Sleep Better at Night With Answers to Your Top Questions on Virginia Brain Injury Claims

Experiencing something as traumatic as an accident in Chesterfield County can leave your head spinning with questions and uncertainty. Get the answers you need fast in this FAQ series from Richmond brain injury attorney Kevin Mottley.

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  • Who can bring a lawsuit for a wrongful death?

    In Virginia, as elsewhere, a lawsuit may be filed against a person (including a company) whose negligence, recklessness, or intentional conduct caused someone else to die.  These are called "wrongful death" suits.  Under Virginia law, all wrongful death cases must "be brought by and in the name of the personal representative of such deceased person."  A personal representative is a person, such as an executor, executrix, or administrator of a person's estate who is qualified by the clerk of the circuit court to represent the deceased person and his or her estate.  One of the powers of a personal representative is the power to sue.  Virginia has enacted statutes that explain who may qualify as a personal representative.  Personal representatives may be designated in a person's will.  If no will exists or if the executor named in the will fails or refuses to qualify, then the statute gives priority to others who may want to be the personal representative.  Qualifying as a personal representative is fairly easy and the people working in the clerk's offices in Virginia are very helpful in answering questions on these topics. 

  • What does "contributory negligence" mean and why is that important in a Virginia brain injury case?

    In another Frequently Asked Question, I explained the meaning of "negligence" and why it is important in Virginia brain injury cases and all other personal injury cases in Virginia.  "Contributory negligence" means the same thing as "negligence."  The only difference is that, when lawyers speak of contributory negligence, we are referring to any negligence committed by the injured person (the plaintiff) that "contributed" to the injury.  Hence, the word "contributory" is inserted in front of "negligence."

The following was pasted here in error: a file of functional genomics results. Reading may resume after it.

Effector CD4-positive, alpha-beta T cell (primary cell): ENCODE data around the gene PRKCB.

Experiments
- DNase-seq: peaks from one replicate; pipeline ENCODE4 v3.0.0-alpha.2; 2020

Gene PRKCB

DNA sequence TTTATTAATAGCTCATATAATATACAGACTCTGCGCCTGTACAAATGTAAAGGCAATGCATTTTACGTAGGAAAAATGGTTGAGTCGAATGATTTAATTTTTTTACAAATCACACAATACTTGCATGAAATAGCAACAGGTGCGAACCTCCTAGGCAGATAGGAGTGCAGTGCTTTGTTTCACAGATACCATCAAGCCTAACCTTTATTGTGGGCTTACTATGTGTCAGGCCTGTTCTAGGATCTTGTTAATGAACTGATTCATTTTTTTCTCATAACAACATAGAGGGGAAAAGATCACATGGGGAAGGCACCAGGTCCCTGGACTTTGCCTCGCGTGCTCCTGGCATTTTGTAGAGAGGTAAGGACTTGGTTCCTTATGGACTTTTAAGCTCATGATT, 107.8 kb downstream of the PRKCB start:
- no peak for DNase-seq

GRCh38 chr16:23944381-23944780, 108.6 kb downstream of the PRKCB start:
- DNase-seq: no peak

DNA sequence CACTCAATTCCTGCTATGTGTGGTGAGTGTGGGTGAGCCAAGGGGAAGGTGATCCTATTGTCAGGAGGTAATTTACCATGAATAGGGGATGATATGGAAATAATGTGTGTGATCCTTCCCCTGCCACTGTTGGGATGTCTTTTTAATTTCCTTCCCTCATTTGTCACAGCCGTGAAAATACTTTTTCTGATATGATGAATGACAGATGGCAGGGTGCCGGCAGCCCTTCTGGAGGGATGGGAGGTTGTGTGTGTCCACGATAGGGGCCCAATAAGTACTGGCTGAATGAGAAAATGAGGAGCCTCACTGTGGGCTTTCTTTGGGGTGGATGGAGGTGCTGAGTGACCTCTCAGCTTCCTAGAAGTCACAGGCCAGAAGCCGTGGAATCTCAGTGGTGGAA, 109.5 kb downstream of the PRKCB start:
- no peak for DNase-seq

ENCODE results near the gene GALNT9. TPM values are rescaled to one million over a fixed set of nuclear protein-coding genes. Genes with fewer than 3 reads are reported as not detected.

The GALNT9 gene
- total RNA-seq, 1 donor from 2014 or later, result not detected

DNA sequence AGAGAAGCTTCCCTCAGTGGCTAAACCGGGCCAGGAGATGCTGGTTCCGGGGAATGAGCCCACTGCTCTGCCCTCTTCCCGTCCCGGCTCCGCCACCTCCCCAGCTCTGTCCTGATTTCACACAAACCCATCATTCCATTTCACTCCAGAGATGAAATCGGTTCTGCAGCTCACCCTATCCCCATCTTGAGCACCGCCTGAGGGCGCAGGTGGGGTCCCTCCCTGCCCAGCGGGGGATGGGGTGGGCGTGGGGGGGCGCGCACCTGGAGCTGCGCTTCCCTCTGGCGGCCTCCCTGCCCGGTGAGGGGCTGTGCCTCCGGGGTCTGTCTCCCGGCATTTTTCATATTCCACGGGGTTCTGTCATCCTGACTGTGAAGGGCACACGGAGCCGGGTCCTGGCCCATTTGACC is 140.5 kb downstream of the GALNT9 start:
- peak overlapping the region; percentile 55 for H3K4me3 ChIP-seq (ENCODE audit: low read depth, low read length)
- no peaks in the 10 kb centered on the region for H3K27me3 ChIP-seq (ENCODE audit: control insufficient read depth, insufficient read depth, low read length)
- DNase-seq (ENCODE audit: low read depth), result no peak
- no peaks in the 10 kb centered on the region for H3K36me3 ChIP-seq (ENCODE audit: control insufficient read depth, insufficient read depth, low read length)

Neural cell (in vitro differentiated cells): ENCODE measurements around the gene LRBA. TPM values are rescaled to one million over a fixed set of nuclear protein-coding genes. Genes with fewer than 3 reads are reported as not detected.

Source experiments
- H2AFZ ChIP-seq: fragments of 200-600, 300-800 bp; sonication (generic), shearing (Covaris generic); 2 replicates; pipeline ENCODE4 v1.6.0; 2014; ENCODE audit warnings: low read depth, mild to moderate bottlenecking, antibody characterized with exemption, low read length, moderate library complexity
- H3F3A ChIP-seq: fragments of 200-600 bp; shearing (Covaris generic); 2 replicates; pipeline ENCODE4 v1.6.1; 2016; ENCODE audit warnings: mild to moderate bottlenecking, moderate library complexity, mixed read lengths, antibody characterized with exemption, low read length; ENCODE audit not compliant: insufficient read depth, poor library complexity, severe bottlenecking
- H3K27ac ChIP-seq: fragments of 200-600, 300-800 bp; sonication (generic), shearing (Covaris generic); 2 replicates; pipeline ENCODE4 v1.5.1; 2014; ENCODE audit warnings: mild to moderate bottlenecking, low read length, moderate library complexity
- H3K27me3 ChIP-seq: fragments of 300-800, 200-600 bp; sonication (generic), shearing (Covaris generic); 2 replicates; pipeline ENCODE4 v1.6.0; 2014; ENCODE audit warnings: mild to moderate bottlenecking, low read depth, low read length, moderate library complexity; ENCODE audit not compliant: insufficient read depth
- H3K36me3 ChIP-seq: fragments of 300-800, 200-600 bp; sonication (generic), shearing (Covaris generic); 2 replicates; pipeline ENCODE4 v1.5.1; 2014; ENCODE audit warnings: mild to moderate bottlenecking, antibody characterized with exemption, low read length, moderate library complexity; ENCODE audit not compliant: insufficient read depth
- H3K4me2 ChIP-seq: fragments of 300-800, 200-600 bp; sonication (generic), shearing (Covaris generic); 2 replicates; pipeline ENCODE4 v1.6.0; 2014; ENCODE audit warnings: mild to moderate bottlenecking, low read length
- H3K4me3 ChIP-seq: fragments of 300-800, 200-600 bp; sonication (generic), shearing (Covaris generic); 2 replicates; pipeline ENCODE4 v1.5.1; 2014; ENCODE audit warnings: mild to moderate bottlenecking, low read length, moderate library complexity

Why is this distinction important?  It is important because of the common law in Virginia.  Virginia is one of only two states (I believe) that still adheres to the old rule that, if an injured person's own negligence contributed to his or her own injury, then the person is completely barred from recovering compensation from the defendant.  So, for example, if a defendant store was negligent in maintaining its store by leaving a tripping hazard in a walk way, a person injured by that negligence would be completely barred from recovering money from the defendant if the injured person was also negligent in failing to watch where they were walking.  This is a pretty harsh rule, particularly in cases in which the injured person was only slightly negligent.  That, unfortunately, does not matter.  Most other states adhere to some sort of "comparative" negligence rule.  In such states, the jury can take into consideration the degree of negligence attributable to each party and take that into consideration when awarding compensation to the injured person.   

  • What does the word "negligence" mean in a Virginia brain injury or other serious injury case?

    The word "negligence" is very important in any personal injury case.  That is because, for the plaintiff to win a personal injury case, it is usually necessary for the plaintiff to prove that the defendant was negligent and that the defendant's negligence caused the plaintiff's injury.  In Virginia, as elsewhere, "negligence" means a failure to exercise what is called "ordinary care."  Ordinary care is that degree of care that a "reasonable person" would exercise under the same conditions and circumstances existing at the time and place of the incident in question.  I know this sounds like a lot of legal gibberish.  But what I've just written is pretty much what a jury is told about the law before the jury is sent back to the jury room to decide the case.  In fact, the actual jury instruction read to juries every day in Virginia is as follows: "Negligence is the failure to use ordinary care.  Ordinary care is the care a reasonable person would have used under the circumstances of this case."  So there you have it.  What does it mean, exactly?  When thinking about the "reasonable person" in layman's terms, I tell people to imagine a slightly nerdy fellow with a pocket protector who is very careful about things as he goes about his daily activities.  Is the speed limit 55 miles per hour?  The so-called "reasonable person" goes 55 mph or below, but not so far below to be "unreasonable."  (We've all seen people driving 35 in a 55 zone, which I would submit is unreasonable and negligent.)  Is there something slippery on a floor in a grocery store?  The reasonable person who works at the store looks for that sort of condition and, when he finds it, he cleans it up or puts down an effective warning sign.  You get the picture.